Tom Coughlin talks to the media during an availability before...

Tom Coughlin talks to the media during an availability before the start of practice in East Rutherford, N.J. (Sept. 18, 2013) Credit: AP

Tom Coughlin did his best not to show his grief over his younger brother's death Monday night, but Perry Fewell could tell how badly the Giants' coach was hurting. It was only four months ago that Fewell lost his sister, so the defensive coordinator knew.

"You could see it, especially on Tuesday. You could see it, you could feel it,'' Fewell said. "He was Tom, but he was Tom with a heavy heart.''

John Coughlin, 63, who had trained and owned harness horses at The Meadowlands, died late Monday after suffering a head injury in a fall a few hours after the Giants' loss to the Broncos on Sunday. The Star-Ledger reported that John's longtime companion, Suzanne Malloy, made the decision around 9:30 p.m. Monday to take him off life support. Tom Coughlin was in the hospital room when his brother died.

"It's just such a personal thing. There are really no words to say,'' Fewell said. "There's nothing you can do when you lose someone close to you like that. I think getting back to what you love to do helps more than just words.''

Coughlin declined to be interviewed about his brother, choosing instead to issue a statement earlier this week thanking people for the outpouring of sympathy. But the coaches and players are clearly hurting for their leader, despite Coughlin's best attempts to carry on and not let his personal tragedy affect his demeanor.

Coughlin did tell the team's website that his ordeal was "an emotional tug of war. You drift back and forth between your family and your brother and even my wife [Judy] was very close to John and is close to all my sisters . . . Monday was a day in which the initial shock for me was at about five in the morning, going over to the hospital and seeing John and then listening to all the doctors and their options and then going back in the afternoon and having my sisters there. We were all in there together . . . Then we went back Monday night to say goodbye."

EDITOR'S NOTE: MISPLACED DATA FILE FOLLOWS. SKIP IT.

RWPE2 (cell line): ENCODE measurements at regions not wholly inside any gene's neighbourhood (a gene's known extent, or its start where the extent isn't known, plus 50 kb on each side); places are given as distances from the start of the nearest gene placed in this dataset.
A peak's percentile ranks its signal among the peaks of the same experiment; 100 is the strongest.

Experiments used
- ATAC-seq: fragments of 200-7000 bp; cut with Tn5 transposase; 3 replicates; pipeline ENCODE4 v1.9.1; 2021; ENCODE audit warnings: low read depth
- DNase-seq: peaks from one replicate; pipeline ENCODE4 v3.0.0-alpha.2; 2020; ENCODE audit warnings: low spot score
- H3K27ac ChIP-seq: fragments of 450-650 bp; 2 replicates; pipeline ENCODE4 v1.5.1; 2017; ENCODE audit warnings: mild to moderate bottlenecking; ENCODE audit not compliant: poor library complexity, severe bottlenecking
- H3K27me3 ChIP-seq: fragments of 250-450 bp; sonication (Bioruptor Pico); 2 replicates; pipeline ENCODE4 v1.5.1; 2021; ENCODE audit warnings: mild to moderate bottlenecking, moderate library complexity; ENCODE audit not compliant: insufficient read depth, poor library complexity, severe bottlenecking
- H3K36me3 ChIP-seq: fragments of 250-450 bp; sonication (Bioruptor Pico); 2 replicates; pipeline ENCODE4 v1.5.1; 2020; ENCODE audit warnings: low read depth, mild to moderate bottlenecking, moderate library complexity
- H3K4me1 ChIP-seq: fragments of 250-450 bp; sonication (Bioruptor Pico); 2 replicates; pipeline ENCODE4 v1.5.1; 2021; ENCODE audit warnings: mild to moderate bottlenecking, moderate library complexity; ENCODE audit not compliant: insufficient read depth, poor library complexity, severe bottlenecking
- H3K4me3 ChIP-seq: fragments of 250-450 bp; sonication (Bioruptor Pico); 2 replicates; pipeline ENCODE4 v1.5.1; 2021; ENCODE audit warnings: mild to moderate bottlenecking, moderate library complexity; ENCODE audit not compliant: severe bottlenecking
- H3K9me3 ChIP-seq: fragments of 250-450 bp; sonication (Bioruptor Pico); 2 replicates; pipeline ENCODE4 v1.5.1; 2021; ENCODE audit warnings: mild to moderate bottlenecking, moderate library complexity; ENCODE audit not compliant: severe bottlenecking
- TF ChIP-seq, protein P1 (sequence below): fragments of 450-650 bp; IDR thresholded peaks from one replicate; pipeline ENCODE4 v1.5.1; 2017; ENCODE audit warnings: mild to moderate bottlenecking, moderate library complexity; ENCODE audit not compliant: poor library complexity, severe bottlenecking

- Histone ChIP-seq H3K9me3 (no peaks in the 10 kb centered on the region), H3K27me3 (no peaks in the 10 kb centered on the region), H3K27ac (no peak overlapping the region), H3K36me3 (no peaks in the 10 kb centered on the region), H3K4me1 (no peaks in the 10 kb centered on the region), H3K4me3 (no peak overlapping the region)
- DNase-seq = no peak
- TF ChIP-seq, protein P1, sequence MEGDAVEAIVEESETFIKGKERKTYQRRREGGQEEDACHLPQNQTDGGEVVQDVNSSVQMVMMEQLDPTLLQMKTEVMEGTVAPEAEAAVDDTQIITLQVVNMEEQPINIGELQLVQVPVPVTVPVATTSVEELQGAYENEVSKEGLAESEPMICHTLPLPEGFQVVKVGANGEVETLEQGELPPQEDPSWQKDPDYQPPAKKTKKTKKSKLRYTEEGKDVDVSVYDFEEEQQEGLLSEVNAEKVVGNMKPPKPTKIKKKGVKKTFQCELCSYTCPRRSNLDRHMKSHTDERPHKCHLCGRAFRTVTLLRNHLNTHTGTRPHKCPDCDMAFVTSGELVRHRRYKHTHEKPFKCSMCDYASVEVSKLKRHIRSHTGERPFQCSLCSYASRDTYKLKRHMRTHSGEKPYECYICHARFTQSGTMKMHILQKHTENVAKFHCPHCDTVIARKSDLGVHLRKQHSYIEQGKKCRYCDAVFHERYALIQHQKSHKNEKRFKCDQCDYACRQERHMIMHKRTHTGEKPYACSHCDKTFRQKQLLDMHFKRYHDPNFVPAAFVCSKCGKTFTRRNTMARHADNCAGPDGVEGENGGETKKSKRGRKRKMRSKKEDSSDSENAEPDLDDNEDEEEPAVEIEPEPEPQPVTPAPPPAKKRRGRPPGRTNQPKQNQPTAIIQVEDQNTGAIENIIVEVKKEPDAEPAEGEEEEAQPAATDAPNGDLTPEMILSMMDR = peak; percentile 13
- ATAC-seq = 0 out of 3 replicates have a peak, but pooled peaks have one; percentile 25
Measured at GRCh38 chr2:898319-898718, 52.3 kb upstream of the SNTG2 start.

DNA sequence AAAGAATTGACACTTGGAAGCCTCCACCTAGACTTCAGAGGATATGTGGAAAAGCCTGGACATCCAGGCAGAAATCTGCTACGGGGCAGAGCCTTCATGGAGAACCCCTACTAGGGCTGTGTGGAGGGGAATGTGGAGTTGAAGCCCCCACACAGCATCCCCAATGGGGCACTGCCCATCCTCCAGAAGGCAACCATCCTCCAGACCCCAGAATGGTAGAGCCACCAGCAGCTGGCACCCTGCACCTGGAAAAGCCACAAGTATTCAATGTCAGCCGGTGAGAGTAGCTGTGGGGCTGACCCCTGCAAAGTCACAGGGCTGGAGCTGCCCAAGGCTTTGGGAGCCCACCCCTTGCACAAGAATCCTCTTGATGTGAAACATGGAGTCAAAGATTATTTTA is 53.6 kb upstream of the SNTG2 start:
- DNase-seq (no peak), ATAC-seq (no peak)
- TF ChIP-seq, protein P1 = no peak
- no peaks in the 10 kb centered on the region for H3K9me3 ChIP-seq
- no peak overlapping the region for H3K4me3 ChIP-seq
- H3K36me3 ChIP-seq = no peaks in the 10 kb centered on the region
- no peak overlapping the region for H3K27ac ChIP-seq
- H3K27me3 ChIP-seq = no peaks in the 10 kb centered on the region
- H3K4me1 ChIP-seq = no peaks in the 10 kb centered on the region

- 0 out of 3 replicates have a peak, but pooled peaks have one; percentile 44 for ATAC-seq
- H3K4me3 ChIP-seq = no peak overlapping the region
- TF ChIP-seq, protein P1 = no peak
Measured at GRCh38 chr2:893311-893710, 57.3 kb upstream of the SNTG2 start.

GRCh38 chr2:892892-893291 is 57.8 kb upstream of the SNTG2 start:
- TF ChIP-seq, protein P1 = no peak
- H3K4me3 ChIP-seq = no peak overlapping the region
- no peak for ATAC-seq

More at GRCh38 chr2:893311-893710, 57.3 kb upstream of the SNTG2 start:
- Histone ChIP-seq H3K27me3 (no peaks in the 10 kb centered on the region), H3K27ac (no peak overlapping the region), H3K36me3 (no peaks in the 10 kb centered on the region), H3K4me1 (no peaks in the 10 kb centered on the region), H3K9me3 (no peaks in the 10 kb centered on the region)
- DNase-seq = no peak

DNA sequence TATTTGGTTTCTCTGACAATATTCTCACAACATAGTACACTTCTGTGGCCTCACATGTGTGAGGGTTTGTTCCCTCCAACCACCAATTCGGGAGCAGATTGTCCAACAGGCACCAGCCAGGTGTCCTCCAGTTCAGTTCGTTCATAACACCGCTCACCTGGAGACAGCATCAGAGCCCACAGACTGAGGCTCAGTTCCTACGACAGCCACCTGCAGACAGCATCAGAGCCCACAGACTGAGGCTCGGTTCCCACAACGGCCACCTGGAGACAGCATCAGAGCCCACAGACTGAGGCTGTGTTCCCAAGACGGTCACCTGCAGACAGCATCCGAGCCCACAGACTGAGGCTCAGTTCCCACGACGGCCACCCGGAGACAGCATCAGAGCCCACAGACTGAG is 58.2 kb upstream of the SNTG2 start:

It is a painful and difficult role reversal for Coughlin, who is used to being the one to shepherd his players and coaches through their own difficulties.

Coughlin has been a rock for his players during all those troubled times. They want to be there for him now in his time of need.

"We're all hurting for him,'' Brandon Jacobs said. "Coach is a good man. I love him to death. He's a great coach, a great mentor, and he is a rock."

Even while grieving, Coughlin is teaching his players a life lesson. "He goes through things and he teaches us different ways to get through a thing like this,'' Jacobs said. "It has to be hard for him, but I commend him for fighting through it.''

Coughlin told his players in a Wednesday morning meeting about what happened, but he has not said a word about it since. He is careful not to make this week about him. It is never about him.

It is about his team. Always.

"I don't think the guys would even know anything about it if he hadn't said anything,'' Justin Tuck said. "He hasn't allowed it to affect him, but I know obviously inside it's affected him.

"I understand what he's going through,'' said Tuck, who lost a grandfather and three uncles in a 12-month span in 2010-11. "We've talked about the things you go through, and the thing that works is getting back to some sense of normalcy. That's what he's done.''

Fewell suggested that getting back to work is the best way to get through the grieving process. That worked for him when he lost his sister in early May.

"Getting back around the guys, being able to yell at somebody, that's getting some of the emotion out, some of the stuff that's pent up inside you, some of that grief that you want to release,'' Fewell said.

Coughlin is in his element now, coaching the men he will take into Sunday's game against the Panthers in search of the team's first win. On Tuesday, he and his five sisters will bury their brother in upstate Waterloo, where the Coughlins were raised.

His players want to provide the coach some comfort the best way they know how.

"It's hard to say how important football is, but it does give people some kind of release for what they're going through in their personal lives,'' Mathias Kiwanuka said. "So the best thing we can do for him is get a win.''